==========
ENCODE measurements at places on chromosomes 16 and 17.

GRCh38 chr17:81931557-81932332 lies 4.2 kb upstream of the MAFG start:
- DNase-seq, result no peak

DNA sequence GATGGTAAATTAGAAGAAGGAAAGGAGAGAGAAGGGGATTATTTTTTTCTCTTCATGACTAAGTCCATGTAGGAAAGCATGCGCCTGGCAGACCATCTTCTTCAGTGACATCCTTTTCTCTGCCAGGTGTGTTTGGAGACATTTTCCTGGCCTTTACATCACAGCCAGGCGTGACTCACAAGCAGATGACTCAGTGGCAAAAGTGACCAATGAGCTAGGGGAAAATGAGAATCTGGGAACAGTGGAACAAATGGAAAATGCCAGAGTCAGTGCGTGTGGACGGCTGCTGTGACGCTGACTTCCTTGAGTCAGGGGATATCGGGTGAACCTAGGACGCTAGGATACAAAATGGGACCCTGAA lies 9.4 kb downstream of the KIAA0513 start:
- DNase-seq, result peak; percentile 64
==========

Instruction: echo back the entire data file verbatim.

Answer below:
ENCODE measurements at places on chromosomes 16 and 17.

GRCh38 chr17:81931557-81932332 lies 4.2 kb upstream of the MAFG start:
- DNase-seq, result no peak

DNA sequence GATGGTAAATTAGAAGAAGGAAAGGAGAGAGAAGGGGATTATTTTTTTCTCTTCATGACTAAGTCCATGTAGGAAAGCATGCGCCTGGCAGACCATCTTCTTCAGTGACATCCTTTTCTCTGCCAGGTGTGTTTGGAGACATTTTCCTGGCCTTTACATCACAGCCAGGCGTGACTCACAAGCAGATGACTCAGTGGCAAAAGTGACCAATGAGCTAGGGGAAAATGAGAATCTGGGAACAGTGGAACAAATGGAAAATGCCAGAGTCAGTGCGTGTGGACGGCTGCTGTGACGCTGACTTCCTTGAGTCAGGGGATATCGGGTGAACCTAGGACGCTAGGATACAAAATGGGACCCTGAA lies 9.4 kb downstream of the KIAA0513 start:
- DNase-seq, result peak; percentile 64